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They explained away the bone fractures, didn’t ask what caused the lacerations, and called the hallucinations routine. Rather than blowing the whistle, medical professionals entrusted the detainees at Guantanamo Bay turned a blind eye when there were clear indications of abuse.
That’s according to a newly-published report from two physicians with unprecedented access to the medical records of nine Gitmo detainees.
Writing in the online journal PLoS Medicine, Physicians for Human Rights senior medical adviser Vincent Iacopino and retired Brig. Gen. Stephen Xenakis, a psychiatrist now in private practice, found that medical personnel at Guantanamo shoved under the rug mental and physical ailments that signaled abusive treatment.
The report — which represents the first independent review of any Guantanamo detainee’s medical record — is the clearest evidence yet that members of the base’s medical staff were complicit in the torture regime there.
“Medics have an independent, professional responsibility to identify and report incidences of cruel, inhumane and degrading treatment and torture,” Xenakis tells Danger Room. “They had a responsibility to speak up
The Smoking Gun “The Smoking Gun brings you exclusive documents – cool, confidential, quirky – that can’t be found elsewhere on the Web. Using material obtained from government and law enforcement sources, via Freedom of Information requests, and from court files nationwide, we guarantee everything here is 100% authentic.”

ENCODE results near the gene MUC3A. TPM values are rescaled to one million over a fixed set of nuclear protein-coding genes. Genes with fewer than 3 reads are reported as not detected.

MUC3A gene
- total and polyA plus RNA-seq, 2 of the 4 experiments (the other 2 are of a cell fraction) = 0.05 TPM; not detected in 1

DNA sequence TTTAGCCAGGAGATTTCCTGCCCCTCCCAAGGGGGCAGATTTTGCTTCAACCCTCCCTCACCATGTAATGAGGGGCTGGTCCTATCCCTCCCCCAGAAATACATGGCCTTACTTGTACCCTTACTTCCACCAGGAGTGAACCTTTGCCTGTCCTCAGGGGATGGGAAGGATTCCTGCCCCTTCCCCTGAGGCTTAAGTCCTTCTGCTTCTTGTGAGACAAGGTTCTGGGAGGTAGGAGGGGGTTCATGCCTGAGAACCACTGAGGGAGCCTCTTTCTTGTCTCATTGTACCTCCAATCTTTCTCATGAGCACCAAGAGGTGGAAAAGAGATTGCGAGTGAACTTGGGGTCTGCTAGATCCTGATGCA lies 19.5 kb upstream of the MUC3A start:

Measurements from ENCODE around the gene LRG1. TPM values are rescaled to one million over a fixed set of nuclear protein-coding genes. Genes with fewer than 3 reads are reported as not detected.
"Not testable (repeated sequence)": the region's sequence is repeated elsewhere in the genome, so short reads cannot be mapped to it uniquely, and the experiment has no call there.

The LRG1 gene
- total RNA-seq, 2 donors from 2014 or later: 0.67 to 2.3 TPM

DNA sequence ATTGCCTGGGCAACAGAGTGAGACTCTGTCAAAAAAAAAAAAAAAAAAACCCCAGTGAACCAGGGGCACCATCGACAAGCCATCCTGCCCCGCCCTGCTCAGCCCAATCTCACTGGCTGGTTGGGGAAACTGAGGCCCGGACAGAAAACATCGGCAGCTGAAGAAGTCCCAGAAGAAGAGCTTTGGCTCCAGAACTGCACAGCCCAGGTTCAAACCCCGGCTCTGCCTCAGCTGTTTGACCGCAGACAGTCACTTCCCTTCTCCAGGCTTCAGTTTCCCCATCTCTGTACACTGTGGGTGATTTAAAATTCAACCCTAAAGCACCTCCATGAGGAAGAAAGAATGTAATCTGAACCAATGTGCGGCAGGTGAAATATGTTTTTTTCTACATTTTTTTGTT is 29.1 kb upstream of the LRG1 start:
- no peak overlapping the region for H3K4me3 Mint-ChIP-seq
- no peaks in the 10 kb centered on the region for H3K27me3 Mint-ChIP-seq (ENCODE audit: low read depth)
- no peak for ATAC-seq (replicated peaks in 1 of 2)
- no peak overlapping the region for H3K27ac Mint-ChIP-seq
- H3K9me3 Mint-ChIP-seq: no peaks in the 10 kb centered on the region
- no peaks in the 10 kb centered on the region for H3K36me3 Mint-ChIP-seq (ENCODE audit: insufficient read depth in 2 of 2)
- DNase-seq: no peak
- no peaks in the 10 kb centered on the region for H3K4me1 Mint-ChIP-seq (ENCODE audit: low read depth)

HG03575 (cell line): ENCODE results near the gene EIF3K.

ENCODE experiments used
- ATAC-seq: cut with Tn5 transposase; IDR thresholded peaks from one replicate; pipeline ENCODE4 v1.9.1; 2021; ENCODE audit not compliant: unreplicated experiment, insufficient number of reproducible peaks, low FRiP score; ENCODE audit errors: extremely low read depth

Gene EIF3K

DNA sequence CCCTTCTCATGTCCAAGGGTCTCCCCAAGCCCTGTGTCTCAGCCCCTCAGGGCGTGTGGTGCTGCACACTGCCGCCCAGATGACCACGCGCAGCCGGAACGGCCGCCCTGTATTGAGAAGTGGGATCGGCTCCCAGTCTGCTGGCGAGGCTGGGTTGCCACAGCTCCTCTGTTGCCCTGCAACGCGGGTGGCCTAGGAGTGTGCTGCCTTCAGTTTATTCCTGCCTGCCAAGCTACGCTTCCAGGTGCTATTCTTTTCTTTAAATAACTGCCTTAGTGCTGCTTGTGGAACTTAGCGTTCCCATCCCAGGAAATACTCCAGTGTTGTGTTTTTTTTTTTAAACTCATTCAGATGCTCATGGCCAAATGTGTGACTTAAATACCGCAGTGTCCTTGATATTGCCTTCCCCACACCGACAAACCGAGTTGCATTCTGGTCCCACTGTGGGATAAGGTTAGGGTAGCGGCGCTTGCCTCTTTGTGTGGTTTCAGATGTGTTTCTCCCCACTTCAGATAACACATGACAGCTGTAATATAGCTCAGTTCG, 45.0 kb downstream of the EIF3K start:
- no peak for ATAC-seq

Drug-Resistant Bacteria Found on US Meat and Poultry
Nearly half of the 136 meat and poultry samples purchased from 26 different US grocery stores for a recent study were contaminated with Staphylococcus aureus, a bacterium that can cause serious infections and even death in humans. Roughly half of the contaminated samples contained strains of the bacteria that are resistant to at least three types of antibiotics, while some were resistant to more than half a dozen antibiotics. How often these bacteria are transferred to humans due to contact with raw meat and poultry has yet to be determined. More
Interesting to say the least. See more here: Size of Earth
How Badoo built a billion-pound social network… on sex